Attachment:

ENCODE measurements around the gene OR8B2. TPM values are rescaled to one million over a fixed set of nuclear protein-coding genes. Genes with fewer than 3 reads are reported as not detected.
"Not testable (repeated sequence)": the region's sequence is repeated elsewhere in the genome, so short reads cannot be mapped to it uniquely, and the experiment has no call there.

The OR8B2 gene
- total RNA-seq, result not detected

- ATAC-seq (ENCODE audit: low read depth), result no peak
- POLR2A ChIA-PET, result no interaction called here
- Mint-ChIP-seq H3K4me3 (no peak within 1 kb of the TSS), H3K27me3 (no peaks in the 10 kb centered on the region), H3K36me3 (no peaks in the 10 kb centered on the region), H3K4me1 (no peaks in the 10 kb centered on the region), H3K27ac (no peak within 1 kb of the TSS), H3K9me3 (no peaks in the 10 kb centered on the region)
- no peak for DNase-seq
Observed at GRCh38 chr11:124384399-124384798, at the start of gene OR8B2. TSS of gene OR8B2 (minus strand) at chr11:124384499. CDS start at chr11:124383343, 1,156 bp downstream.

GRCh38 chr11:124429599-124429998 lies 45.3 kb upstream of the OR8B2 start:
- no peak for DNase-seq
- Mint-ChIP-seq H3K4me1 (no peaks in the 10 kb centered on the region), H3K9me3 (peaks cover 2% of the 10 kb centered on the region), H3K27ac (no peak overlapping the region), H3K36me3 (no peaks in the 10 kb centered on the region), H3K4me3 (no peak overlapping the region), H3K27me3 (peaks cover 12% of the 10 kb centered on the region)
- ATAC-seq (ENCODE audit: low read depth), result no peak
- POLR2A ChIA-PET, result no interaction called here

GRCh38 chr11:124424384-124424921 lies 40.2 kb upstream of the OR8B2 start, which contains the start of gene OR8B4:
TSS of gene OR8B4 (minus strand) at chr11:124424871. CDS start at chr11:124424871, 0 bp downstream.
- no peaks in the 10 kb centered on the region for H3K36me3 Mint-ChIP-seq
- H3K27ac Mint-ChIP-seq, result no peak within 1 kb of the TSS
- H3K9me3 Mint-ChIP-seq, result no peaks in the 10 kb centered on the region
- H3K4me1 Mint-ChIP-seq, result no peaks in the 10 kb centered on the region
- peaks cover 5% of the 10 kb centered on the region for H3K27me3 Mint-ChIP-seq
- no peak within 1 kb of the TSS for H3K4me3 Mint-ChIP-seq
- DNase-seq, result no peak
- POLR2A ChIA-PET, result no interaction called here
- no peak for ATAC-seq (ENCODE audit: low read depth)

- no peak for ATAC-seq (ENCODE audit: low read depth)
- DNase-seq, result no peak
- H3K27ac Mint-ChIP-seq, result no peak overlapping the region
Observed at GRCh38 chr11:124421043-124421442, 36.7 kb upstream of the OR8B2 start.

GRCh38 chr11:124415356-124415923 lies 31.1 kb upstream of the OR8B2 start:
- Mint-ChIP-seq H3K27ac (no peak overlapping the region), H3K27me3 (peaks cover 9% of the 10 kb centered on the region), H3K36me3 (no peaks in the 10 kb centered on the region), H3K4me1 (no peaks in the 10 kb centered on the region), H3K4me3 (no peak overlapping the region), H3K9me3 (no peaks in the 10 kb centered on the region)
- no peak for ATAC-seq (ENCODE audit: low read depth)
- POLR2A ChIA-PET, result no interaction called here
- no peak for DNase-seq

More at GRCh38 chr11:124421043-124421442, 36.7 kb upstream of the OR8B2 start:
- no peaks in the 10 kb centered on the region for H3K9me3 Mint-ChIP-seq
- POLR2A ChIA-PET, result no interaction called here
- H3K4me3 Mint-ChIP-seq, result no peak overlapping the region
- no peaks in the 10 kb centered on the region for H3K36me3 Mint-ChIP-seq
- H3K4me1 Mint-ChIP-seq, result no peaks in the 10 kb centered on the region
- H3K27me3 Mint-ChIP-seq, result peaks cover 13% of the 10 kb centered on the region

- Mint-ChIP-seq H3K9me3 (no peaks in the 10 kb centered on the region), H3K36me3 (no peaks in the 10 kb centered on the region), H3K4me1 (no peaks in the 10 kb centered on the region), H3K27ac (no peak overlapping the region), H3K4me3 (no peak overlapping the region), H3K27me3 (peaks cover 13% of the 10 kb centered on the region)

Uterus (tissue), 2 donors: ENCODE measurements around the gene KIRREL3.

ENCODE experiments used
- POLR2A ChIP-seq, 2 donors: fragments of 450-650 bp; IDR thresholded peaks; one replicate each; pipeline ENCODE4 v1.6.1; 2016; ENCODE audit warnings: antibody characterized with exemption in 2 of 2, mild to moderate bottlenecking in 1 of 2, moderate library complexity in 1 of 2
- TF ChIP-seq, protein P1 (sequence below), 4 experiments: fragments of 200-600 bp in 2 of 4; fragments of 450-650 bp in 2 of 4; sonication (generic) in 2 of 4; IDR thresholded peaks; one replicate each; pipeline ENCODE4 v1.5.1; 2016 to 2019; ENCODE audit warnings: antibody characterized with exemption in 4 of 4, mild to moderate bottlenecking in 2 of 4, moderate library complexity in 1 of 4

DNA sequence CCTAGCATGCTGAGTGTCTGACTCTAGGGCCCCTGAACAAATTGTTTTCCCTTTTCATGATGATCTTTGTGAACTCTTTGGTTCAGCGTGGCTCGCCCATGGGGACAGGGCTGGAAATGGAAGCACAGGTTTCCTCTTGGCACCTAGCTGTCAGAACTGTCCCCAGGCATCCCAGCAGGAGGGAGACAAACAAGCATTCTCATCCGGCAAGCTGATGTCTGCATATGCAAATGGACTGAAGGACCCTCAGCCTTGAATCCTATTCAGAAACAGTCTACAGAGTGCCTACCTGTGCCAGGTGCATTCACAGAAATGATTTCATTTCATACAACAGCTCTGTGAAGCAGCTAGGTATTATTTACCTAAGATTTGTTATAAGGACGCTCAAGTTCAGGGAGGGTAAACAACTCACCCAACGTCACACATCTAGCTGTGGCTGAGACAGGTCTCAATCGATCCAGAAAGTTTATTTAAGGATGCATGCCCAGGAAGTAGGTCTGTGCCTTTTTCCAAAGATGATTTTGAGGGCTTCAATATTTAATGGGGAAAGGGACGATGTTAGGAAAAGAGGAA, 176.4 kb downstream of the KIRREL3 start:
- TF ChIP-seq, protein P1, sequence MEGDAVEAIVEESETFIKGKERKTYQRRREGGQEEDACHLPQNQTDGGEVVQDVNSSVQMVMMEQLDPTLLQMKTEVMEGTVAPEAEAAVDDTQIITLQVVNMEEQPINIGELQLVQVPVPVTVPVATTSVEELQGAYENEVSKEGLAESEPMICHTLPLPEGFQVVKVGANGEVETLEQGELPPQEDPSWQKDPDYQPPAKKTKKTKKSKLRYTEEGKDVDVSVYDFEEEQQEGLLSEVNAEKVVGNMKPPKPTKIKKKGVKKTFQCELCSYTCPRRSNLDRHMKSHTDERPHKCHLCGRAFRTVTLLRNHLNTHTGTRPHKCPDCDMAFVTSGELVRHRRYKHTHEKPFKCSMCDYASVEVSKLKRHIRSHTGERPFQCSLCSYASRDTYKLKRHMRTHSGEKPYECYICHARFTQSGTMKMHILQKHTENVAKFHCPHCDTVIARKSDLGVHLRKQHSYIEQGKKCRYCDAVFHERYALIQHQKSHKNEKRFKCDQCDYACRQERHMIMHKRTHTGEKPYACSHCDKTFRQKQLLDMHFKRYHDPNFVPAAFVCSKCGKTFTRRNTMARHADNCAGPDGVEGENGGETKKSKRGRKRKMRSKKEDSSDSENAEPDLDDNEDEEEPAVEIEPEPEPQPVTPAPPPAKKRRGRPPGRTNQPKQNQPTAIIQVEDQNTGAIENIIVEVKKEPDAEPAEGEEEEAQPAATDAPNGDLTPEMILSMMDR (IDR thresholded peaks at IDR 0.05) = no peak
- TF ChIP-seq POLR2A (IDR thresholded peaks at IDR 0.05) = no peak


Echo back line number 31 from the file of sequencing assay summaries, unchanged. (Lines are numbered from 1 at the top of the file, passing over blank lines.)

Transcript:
- Mint-ChIP-seq H3K27ac (no peak overlapping the region), H3K27me3 (peaks cover 9% of the 10 kb centered on the region), H3K36me3 (no peaks in the 10 kb centered on the region), H3K4me1 (no peaks in the 10 kb centered on the region), H3K4me3 (no peak overlapping the region), H3K9me3 (no peaks in the 10 kb centered on the region)